34: Regardless of Brexit, ICO advises employers to begin preparing for new data protection legislation
The General Data Protection Regulation (GDPR), which will replace the current EU Data Protection Directive, has been formally approved by the European Parliament and will take effect in May 2018.
The GDPR contains significant measures to replace national legislation with a harmonised EU data protection regime. Although exiting the EU will mean that the GDPR will not apply directly to the UK, any trade agreement with the EU is likely to require proof of adequate data protection measures. This means that reform of the UK’s data protection legislation in line with the new EU legislation is still a necessity. The Information Commissioner’s Office is therefore advising all businesses to start preparing now to ensure they can comply with the detailed provisions of the GDPR.
The GDPR includes the following changes to data protection rules:
- a single legal framework will apply across the EU;
- compliance will require greater focus on transparency and the legal basis for processing;
- individuals will have enhanced rights of access to their personal data; the right to have their personal data deleted when the data controller has no legitimate grounds for retaining it; and a right of data portability;
- there must be clear affirmative action by an individual to show consent for processing, and it must be as easy to withdraw consent as to give it. Using standard clauses in employment contracts, as many employers do now, is unlikely to be sufficient;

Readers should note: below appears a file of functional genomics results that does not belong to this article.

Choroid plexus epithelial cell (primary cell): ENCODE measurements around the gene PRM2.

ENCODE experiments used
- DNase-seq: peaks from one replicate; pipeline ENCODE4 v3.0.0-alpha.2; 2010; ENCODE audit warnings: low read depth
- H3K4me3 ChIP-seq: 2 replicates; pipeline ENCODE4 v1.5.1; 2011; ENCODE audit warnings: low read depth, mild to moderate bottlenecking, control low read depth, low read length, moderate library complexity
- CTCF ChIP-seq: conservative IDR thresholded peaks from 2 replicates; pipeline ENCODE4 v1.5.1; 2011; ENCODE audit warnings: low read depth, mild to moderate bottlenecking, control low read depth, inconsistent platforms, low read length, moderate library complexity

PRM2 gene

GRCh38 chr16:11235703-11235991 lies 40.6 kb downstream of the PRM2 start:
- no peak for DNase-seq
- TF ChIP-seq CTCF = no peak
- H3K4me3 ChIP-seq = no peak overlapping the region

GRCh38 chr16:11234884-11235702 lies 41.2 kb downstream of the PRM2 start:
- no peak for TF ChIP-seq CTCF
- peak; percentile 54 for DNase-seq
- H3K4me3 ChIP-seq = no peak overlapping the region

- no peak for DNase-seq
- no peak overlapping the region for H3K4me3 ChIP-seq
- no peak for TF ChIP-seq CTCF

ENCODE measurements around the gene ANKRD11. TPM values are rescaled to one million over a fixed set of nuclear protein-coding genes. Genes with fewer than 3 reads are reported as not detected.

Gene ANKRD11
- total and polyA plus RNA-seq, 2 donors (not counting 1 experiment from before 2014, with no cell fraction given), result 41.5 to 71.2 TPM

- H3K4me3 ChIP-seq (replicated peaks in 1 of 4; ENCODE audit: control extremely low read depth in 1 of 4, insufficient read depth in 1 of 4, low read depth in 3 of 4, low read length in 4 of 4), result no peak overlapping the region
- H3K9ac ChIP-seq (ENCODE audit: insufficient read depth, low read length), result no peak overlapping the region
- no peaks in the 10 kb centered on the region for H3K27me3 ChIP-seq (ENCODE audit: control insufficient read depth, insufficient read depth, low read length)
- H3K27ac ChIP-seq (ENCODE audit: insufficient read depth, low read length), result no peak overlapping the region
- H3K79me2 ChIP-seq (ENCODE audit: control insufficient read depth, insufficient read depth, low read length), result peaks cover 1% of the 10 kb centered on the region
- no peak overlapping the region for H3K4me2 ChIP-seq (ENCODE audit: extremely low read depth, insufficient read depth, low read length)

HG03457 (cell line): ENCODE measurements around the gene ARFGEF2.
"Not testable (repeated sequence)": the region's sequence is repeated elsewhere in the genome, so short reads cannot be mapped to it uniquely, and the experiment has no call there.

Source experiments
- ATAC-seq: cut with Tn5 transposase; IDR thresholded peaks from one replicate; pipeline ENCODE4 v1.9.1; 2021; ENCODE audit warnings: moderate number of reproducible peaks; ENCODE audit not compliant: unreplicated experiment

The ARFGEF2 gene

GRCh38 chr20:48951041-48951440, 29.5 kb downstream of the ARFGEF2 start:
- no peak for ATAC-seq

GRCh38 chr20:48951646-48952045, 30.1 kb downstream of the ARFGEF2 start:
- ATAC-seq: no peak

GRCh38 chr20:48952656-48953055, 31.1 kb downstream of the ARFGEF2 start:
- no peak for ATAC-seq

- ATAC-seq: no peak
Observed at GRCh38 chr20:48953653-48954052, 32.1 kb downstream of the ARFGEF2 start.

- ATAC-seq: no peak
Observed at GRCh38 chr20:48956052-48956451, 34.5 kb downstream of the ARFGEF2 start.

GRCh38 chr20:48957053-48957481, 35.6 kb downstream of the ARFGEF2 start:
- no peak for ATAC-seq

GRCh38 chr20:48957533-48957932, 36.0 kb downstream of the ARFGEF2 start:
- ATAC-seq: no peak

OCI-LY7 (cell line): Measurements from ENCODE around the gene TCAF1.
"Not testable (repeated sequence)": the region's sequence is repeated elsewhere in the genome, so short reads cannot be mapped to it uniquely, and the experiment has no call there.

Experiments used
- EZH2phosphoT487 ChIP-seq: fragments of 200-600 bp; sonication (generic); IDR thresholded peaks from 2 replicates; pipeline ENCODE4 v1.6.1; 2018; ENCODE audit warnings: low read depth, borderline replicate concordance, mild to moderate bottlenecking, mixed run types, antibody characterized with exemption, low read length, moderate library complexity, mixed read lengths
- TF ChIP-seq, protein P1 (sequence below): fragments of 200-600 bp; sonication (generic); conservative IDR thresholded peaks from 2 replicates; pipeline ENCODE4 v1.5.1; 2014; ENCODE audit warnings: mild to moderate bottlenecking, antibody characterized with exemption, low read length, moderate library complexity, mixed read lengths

- data controllers must appoint a data protection officer in certain specified circumstances, such as where an organisation’s activities involve systematic monitoring or large-scale processing of sensitive data;
- the current £10 fee for subject access requests will be abolished. However, a reasonable fee may be charged or the request refused if it is ‘manifestly unfounded or excessive’;
- where there is a data security breach involving a risk to the rights and freedoms of individuals, data controllers must notify the national data protection authority without undue delay and, unless there is reasoned justification, no later than 72 hours after becoming aware of it;
- multi-national companies will be able to deal with a single national data protection authority as their lead authority;
- instead of submitting an annual registration, detailed records must be kept showing data protection compliance; and
- maximum fines will be increased. National data protection authorities will be able to impose fines on a two tier basis: up to 2% of annual worldwide turnover or €10 million (whichever is the greater) for violations relating to internal record-keeping, data processor contracts, and data protection officers; and up to 4% of annual worldwide turnover or €20 million (whichever is the greater) for breaches of the data protection principles, conditions for consent, data subject rights and international data transfers. Currently, the maximum penalty in the UK is £500,000.